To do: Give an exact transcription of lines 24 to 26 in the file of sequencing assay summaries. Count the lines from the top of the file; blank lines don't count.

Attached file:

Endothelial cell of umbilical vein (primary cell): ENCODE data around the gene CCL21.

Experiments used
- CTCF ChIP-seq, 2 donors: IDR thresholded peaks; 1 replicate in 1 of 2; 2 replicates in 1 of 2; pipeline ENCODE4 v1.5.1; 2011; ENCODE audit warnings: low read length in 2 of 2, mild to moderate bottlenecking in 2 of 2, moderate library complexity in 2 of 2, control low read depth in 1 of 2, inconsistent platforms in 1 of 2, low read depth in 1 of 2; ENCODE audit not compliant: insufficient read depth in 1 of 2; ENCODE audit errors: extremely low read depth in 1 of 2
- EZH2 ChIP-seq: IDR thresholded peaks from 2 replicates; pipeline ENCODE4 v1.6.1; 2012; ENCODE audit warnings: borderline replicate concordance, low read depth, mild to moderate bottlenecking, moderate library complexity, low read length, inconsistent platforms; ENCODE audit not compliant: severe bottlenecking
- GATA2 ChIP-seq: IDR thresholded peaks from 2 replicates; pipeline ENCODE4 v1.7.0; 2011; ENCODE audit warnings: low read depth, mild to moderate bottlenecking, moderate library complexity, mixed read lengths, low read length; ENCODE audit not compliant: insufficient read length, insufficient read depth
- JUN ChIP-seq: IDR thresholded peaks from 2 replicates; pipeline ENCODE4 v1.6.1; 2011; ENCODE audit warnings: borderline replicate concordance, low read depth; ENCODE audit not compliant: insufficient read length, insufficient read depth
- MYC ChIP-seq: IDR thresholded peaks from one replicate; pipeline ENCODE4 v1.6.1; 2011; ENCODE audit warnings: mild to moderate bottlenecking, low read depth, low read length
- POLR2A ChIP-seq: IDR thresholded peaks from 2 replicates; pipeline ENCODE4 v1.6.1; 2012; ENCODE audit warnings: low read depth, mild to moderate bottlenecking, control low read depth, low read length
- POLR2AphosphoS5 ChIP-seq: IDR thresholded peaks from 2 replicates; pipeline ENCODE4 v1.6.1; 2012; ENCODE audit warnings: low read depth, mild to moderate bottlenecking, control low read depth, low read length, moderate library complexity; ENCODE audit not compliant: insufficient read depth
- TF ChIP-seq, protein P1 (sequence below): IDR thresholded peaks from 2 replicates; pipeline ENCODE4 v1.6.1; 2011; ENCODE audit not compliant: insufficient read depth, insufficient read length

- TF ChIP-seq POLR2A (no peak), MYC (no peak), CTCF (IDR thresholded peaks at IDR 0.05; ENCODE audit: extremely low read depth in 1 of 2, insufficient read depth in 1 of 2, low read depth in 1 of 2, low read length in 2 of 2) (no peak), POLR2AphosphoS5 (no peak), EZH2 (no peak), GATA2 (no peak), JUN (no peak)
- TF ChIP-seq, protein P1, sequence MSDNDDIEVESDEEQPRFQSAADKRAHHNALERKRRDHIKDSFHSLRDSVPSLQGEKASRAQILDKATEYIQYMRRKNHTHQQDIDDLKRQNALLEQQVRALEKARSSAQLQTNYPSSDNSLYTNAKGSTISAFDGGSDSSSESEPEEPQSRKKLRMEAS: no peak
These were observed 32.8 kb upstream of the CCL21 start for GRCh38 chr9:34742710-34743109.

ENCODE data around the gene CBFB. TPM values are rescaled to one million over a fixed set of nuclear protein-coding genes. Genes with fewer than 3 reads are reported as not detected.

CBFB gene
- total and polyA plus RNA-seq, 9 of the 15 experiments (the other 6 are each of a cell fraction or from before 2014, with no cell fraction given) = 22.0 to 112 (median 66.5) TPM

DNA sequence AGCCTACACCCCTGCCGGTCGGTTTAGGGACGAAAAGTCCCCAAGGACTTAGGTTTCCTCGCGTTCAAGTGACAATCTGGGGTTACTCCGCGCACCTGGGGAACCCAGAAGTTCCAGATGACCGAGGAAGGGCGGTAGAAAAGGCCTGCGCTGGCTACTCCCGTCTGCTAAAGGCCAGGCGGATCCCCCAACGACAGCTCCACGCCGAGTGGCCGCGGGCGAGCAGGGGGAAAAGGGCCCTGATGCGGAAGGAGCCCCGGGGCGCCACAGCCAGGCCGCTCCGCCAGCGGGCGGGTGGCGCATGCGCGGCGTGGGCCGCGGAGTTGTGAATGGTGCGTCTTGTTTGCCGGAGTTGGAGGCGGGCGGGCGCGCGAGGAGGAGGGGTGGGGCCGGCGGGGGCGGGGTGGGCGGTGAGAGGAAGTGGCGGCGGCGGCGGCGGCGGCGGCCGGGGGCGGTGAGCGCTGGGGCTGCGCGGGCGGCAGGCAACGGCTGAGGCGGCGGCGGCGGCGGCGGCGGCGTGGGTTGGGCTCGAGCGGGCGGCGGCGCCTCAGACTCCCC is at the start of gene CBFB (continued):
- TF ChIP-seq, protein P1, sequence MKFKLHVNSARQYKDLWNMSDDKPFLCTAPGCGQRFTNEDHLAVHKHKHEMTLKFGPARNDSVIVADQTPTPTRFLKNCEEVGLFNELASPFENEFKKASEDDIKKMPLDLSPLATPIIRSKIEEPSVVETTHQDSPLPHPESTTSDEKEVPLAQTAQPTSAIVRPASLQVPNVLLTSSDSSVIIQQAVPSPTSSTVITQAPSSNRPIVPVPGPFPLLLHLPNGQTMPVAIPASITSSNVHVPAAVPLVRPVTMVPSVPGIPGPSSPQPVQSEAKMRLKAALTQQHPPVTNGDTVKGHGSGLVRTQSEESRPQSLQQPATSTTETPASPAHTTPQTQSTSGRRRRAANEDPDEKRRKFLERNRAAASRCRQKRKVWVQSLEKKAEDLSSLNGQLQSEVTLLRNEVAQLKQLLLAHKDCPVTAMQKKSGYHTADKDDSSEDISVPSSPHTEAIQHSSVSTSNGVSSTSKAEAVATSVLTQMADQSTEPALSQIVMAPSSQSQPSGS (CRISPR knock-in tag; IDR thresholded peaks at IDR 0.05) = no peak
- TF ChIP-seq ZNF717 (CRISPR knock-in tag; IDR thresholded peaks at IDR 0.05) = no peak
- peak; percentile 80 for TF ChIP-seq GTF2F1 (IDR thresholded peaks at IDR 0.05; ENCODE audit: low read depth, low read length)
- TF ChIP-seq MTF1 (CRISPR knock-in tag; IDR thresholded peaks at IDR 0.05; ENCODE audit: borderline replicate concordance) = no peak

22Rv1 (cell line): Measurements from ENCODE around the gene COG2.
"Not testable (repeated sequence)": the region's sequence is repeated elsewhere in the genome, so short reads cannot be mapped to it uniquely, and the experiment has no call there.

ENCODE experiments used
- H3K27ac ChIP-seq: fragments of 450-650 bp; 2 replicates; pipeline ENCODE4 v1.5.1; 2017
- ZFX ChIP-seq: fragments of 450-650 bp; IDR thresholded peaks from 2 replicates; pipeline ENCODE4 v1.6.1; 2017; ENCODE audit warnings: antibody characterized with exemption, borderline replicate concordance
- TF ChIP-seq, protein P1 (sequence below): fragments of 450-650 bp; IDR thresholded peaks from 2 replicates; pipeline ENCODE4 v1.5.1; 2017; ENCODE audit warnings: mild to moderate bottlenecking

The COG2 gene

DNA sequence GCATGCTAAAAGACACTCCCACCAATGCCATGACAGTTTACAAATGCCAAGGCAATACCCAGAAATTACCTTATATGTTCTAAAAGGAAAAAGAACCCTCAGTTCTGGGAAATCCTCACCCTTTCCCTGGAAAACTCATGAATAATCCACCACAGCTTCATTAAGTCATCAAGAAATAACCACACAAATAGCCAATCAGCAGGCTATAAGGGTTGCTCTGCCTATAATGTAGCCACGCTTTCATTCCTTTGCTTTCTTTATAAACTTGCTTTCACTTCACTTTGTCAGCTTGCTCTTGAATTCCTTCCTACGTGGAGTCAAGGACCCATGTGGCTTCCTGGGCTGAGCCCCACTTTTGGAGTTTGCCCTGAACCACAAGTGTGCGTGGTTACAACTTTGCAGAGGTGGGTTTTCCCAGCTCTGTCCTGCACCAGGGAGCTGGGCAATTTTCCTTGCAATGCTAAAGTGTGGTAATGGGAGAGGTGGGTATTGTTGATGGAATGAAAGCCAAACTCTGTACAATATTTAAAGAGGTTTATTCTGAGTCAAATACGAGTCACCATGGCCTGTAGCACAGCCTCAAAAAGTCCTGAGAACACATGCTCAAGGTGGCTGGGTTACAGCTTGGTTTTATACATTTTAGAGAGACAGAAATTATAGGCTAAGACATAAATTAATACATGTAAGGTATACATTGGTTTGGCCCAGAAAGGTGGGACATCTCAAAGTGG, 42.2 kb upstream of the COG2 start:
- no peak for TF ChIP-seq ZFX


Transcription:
ENCODE experiments used
- H3K27ac ChIP-seq: fragments of 450-650 bp; 2 replicates; pipeline ENCODE4 v1.5.1; 2017
- ZFX ChIP-seq: fragments of 450-650 bp; IDR thresholded peaks from 2 replicates; pipeline ENCODE4 v1.6.1; 2017; ENCODE audit warnings: antibody characterized with exemption, borderline replicate concordance